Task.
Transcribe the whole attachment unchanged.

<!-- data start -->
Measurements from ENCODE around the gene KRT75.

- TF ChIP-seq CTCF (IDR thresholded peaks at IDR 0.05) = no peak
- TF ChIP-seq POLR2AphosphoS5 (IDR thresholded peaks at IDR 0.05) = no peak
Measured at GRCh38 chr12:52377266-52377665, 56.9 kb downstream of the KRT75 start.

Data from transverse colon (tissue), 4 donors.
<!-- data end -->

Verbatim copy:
Measurements from ENCODE around the gene KRT75.

- TF ChIP-seq CTCF (IDR thresholded peaks at IDR 0.05) = no peak
- TF ChIP-seq POLR2AphosphoS5 (IDR thresholded peaks at IDR 0.05) = no peak
Measured at GRCh38 chr12:52377266-52377665, 56.9 kb downstream of the KRT75 start.

Data from transverse colon (tissue), 4 donors.